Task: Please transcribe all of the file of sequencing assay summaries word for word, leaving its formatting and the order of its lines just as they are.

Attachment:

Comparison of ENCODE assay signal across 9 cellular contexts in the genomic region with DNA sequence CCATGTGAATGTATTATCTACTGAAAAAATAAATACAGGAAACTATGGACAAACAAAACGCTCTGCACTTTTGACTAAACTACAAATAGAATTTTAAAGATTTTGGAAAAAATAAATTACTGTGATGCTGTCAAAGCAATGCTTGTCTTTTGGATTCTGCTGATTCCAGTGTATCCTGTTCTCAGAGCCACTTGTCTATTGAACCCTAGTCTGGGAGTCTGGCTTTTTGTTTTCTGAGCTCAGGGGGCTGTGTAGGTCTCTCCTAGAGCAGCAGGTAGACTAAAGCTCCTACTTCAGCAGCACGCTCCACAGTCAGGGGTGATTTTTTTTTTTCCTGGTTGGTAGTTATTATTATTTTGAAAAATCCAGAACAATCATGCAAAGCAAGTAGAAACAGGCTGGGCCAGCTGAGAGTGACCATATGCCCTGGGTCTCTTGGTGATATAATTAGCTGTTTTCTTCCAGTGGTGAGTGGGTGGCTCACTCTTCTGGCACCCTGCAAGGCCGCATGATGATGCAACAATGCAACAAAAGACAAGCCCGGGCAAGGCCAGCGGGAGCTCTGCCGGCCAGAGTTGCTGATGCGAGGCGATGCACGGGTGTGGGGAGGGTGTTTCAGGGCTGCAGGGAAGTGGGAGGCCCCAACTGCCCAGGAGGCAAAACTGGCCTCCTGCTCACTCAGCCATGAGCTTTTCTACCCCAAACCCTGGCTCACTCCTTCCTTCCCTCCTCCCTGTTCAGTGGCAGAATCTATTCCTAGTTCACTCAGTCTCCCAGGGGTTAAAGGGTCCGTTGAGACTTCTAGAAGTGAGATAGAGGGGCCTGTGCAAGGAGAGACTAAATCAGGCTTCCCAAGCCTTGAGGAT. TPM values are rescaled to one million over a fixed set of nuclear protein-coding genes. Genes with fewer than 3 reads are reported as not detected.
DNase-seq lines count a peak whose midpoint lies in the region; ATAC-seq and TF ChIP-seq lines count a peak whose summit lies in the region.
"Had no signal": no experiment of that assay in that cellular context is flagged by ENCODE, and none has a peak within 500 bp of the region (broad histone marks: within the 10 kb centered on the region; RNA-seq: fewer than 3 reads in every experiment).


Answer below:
Comparison of ENCODE assay signal across 9 cellular contexts in the genomic region with DNA sequence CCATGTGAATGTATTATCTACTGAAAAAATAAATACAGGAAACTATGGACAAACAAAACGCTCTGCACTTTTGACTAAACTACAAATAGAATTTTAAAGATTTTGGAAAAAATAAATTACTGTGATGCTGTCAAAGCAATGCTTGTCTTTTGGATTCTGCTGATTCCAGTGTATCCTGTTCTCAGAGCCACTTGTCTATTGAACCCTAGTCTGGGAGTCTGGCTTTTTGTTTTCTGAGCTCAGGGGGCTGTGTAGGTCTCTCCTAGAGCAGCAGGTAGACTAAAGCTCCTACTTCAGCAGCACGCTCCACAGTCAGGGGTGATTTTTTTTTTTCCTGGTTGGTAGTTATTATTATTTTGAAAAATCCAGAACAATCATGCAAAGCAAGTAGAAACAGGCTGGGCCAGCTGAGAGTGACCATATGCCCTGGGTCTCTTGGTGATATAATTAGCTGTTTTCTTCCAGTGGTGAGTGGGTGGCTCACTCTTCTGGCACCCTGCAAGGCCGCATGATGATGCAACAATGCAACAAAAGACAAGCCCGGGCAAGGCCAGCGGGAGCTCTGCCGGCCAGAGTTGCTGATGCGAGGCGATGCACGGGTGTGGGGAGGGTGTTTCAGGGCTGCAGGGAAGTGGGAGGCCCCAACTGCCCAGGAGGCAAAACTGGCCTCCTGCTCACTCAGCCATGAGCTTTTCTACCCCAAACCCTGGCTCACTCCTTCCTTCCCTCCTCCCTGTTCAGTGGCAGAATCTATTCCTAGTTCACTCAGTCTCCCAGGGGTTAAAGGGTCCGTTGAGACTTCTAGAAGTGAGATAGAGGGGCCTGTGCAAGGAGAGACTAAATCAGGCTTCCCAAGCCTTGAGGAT. TPM values are rescaled to one million over a fixed set of nuclear protein-coding genes. Genes with fewer than 3 reads are reported as not detected.
DNase-seq lines count a peak whose midpoint lies in the region; ATAC-seq and TF ChIP-seq lines count a peak whose summit lies in the region.
"Had no signal": no experiment of that assay in that cellular context is flagged by ENCODE, and none has a peak within 500 bp of the region (broad histone marks: within the 10 kb centered on the region; RNA-seq: fewer than 3 reads in every experiment).